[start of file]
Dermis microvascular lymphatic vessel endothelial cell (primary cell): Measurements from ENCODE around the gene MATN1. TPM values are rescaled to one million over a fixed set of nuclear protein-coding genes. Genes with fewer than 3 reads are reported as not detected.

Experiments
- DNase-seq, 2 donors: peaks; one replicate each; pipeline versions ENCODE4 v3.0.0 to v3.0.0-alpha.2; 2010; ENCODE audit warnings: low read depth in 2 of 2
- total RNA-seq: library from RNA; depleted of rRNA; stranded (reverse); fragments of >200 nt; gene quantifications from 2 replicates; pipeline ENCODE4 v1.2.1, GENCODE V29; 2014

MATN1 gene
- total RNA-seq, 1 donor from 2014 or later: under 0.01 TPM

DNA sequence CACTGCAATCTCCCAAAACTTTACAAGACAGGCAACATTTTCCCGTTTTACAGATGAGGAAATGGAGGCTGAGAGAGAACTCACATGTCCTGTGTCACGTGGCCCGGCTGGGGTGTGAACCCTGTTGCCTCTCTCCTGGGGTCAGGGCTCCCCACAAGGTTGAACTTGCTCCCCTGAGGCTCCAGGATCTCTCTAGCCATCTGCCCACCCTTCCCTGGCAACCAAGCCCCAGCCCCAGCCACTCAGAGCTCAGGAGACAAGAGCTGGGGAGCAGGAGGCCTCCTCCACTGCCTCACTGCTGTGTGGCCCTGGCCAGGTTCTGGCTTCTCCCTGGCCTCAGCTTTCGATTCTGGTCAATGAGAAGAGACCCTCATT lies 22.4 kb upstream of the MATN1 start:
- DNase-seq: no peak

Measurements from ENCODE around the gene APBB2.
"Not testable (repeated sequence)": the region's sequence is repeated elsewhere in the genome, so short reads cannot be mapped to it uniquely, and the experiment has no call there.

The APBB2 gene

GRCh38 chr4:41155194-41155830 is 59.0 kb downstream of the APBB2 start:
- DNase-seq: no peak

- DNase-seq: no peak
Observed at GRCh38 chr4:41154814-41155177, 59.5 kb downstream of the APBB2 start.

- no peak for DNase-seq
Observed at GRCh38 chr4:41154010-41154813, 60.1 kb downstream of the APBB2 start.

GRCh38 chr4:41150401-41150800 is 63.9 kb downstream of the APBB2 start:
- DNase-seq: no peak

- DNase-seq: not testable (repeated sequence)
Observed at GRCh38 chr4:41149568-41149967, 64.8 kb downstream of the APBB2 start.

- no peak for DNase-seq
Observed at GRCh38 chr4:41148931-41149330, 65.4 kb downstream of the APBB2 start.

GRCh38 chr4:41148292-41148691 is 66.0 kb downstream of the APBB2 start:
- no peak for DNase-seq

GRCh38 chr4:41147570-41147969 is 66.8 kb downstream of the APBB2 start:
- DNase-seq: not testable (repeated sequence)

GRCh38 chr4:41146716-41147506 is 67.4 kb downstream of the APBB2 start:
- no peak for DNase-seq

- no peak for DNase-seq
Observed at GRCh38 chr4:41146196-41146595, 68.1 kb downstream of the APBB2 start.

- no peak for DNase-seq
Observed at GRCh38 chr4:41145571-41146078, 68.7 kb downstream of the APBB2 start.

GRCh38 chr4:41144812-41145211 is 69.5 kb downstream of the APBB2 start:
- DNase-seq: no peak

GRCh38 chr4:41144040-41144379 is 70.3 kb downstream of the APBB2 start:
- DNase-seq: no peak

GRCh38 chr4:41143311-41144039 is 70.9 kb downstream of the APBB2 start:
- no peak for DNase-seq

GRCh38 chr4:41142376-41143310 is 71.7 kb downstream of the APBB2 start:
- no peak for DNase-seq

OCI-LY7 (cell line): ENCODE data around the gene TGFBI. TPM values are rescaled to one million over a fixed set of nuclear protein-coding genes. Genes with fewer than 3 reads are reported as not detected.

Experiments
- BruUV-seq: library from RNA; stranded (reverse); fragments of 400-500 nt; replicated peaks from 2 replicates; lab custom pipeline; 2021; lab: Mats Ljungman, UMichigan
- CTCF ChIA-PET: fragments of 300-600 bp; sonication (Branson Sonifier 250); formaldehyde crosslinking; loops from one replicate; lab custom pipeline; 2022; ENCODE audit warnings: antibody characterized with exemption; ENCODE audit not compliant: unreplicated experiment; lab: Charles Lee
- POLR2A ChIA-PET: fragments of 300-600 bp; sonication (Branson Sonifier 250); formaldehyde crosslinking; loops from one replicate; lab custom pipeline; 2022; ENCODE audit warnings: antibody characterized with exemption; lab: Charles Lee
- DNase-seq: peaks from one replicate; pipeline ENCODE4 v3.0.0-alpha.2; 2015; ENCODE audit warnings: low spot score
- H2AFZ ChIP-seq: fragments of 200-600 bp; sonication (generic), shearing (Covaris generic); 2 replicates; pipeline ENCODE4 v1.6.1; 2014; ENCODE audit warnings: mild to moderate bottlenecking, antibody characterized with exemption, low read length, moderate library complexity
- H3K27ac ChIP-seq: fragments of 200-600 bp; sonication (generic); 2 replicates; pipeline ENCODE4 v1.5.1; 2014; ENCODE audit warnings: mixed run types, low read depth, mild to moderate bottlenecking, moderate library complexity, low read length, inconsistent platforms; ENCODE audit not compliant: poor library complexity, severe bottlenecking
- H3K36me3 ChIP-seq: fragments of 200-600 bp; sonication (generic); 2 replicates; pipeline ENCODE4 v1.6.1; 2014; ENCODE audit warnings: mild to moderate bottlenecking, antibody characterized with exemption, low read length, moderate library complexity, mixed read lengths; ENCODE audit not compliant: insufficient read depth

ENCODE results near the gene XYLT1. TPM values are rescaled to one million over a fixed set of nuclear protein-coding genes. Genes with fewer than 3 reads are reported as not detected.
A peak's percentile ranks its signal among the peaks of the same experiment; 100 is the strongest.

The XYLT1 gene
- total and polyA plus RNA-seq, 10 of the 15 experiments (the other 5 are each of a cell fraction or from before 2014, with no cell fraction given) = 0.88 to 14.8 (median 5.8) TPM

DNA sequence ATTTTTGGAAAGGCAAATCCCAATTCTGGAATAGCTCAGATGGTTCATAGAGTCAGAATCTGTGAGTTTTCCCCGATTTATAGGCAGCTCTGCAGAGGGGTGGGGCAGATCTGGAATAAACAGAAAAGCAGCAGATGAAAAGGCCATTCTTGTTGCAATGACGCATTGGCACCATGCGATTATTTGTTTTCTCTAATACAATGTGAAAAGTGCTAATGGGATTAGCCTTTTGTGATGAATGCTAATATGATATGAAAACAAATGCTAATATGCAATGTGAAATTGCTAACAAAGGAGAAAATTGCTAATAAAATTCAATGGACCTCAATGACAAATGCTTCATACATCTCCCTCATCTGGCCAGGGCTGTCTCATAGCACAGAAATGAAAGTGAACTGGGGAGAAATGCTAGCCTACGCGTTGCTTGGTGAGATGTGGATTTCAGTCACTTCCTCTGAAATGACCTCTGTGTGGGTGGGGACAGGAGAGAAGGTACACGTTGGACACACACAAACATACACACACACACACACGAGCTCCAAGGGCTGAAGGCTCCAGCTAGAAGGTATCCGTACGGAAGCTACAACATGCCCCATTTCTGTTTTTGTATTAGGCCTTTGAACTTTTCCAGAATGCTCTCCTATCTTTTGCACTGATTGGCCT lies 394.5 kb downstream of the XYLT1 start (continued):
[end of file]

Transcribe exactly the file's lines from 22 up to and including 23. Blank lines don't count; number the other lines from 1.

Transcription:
- no peak for DNase-seq
Observed at GRCh38 chr4:41148931-41149330, 65.4 kb downstream of the APBB2 start.